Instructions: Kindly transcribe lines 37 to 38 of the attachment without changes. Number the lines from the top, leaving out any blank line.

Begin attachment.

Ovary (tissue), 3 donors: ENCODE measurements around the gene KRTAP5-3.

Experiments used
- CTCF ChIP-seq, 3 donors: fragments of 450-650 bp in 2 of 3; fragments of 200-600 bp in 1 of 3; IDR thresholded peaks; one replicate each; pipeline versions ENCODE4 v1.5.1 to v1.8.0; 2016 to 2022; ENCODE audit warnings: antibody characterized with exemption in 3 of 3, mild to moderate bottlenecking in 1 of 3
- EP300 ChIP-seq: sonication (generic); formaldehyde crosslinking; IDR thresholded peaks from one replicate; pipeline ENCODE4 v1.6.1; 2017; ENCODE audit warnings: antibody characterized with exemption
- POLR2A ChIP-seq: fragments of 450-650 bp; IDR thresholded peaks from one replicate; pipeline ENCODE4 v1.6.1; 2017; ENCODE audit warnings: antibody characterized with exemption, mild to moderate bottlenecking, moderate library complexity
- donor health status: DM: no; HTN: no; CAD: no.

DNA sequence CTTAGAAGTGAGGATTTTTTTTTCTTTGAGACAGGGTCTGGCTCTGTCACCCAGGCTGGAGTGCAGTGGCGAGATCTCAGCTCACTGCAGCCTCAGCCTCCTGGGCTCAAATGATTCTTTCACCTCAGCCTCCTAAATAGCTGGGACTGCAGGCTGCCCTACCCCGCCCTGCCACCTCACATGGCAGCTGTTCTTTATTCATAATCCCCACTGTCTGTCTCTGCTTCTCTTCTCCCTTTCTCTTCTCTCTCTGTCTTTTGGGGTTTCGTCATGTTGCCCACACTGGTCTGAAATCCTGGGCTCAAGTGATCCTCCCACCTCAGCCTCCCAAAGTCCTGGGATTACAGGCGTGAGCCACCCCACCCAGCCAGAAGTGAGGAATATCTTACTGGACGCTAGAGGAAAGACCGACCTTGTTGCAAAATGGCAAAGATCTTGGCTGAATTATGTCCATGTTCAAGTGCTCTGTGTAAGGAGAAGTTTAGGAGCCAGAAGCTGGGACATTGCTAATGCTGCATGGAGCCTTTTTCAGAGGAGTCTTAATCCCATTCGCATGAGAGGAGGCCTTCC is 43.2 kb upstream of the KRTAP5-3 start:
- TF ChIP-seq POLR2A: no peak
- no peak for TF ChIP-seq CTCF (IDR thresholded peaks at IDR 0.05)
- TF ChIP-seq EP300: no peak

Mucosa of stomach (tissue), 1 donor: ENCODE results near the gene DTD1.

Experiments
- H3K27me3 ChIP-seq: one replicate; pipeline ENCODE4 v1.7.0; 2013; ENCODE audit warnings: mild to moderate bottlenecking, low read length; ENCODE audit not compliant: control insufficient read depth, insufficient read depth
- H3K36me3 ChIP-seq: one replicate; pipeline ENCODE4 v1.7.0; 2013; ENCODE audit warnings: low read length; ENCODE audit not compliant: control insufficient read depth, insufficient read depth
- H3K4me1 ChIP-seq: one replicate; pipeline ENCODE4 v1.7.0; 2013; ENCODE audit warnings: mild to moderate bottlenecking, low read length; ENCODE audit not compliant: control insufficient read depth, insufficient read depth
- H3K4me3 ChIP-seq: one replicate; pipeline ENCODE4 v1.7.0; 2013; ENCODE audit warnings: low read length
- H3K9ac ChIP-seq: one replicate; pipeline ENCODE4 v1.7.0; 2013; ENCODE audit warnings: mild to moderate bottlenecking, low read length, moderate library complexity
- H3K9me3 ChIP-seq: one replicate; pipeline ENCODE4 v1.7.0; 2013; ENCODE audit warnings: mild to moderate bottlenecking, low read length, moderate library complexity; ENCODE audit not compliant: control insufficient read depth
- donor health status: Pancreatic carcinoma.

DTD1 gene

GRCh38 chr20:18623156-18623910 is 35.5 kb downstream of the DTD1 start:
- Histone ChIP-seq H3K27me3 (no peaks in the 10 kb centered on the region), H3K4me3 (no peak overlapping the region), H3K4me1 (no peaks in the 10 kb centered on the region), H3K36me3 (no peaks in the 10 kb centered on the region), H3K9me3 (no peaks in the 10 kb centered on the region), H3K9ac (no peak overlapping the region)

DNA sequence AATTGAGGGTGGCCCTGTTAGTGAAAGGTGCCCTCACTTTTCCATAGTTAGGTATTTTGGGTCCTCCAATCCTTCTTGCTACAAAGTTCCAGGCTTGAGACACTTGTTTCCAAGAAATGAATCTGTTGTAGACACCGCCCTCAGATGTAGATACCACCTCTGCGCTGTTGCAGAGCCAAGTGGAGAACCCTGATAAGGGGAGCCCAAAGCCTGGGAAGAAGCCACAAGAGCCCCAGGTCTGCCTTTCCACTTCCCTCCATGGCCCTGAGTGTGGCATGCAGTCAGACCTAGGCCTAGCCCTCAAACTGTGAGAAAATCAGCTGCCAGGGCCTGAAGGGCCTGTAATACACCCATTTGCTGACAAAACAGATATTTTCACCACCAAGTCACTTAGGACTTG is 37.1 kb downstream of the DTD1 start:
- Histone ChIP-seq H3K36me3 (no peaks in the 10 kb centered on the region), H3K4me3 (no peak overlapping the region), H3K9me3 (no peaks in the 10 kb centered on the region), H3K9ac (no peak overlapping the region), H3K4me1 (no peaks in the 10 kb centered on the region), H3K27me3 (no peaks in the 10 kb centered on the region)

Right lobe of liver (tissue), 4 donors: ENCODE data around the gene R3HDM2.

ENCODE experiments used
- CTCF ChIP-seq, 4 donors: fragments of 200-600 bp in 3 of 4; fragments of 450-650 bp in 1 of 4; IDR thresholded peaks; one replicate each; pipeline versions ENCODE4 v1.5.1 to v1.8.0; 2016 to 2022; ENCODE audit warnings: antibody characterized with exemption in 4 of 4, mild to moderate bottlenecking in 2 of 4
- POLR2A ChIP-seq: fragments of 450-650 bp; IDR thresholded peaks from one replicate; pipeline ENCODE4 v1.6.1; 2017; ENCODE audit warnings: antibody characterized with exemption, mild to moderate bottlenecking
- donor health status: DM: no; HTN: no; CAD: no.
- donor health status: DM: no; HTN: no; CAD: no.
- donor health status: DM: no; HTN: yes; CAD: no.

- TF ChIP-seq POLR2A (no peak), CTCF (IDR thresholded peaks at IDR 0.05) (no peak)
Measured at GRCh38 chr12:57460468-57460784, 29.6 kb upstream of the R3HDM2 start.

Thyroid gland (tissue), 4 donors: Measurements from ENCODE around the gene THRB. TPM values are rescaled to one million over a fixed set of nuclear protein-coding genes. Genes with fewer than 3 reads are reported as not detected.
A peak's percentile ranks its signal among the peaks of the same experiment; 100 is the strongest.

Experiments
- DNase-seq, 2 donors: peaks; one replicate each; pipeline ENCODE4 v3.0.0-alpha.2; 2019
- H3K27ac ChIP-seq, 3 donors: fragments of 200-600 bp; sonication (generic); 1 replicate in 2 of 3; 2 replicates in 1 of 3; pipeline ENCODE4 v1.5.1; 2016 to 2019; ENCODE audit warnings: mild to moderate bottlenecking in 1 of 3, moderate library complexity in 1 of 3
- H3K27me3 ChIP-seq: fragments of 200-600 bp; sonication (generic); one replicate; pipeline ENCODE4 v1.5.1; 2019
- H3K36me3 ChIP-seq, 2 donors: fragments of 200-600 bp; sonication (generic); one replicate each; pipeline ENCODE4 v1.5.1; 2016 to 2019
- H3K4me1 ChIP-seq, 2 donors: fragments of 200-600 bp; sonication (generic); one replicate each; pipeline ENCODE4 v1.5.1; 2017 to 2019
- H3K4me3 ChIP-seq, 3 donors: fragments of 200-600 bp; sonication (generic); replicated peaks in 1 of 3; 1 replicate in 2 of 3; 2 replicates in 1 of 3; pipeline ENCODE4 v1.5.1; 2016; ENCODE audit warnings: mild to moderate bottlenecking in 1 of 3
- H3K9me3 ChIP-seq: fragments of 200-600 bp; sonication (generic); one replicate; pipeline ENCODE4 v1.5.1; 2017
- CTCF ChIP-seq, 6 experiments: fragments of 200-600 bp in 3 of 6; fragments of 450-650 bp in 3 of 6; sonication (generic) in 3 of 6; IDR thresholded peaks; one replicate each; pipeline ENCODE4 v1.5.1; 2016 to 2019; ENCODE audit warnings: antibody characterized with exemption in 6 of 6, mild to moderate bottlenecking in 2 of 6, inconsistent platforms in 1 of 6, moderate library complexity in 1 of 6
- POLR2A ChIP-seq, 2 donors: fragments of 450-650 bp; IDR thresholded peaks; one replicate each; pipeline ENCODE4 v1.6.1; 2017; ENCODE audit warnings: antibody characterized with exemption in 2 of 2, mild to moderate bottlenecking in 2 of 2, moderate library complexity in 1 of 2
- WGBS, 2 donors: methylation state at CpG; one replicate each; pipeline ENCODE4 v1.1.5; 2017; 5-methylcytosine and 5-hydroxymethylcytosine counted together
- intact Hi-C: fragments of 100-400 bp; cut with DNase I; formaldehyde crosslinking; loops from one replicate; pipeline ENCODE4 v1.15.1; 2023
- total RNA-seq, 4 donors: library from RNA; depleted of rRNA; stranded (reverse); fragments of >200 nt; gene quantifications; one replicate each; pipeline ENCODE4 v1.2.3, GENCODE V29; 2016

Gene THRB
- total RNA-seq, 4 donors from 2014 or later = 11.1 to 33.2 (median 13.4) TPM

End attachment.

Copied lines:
- DNase-seq, 2 donors: peaks; one replicate each; pipeline ENCODE4 v3.0.0-alpha.2; 2019
- H3K27ac ChIP-seq, 3 donors: fragments of 200-600 bp; sonication (generic); 1 replicate in 2 of 3; 2 replicates in 1 of 3; pipeline ENCODE4 v1.5.1; 2016 to 2019; ENCODE audit warnings: mild to moderate bottlenecking in 1 of 3, moderate library complexity in 1 of 3